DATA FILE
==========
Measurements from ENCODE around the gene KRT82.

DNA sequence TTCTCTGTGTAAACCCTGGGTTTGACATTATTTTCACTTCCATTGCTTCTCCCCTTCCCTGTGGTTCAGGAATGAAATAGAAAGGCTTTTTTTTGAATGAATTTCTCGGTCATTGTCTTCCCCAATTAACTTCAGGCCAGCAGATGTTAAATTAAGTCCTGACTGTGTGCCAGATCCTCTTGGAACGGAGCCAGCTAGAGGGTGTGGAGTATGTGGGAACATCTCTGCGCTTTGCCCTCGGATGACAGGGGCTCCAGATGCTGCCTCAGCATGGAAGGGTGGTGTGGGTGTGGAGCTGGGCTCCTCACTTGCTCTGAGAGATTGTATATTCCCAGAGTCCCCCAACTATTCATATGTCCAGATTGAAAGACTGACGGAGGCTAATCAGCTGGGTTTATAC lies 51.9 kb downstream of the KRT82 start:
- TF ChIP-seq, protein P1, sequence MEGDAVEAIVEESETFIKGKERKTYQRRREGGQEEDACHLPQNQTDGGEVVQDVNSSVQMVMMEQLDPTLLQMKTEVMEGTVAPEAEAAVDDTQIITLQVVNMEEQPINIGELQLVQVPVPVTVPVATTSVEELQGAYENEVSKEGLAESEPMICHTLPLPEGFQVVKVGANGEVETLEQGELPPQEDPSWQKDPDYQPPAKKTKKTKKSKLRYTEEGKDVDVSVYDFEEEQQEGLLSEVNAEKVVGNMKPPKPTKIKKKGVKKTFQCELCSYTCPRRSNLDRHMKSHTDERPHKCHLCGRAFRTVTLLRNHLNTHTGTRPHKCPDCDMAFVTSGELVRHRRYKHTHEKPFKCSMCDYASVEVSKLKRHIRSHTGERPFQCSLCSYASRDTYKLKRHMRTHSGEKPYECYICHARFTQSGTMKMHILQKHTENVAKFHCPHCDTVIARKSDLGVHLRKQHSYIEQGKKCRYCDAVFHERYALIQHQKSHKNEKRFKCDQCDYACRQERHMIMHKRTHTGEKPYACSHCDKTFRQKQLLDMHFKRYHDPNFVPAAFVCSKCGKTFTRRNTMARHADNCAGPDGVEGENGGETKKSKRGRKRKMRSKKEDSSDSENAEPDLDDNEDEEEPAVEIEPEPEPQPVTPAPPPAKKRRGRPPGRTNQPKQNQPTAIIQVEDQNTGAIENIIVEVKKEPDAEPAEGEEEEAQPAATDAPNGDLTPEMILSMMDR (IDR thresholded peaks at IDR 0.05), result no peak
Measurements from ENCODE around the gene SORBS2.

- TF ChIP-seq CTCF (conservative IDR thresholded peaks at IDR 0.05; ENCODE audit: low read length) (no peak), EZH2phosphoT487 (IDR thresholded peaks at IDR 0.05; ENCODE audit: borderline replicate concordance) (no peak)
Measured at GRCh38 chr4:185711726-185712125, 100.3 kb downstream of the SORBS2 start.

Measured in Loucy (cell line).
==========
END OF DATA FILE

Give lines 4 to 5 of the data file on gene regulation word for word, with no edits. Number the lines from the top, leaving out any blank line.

Measurements from ENCODE around the gene SORBS2.

- TF ChIP-seq CTCF (conservative IDR thresholded peaks at IDR 0.05; ENCODE audit: low read length) (no peak), EZH2phosphoT487 (IDR thresholded peaks at IDR 0.05; ENCODE audit: borderline replicate concordance) (no peak)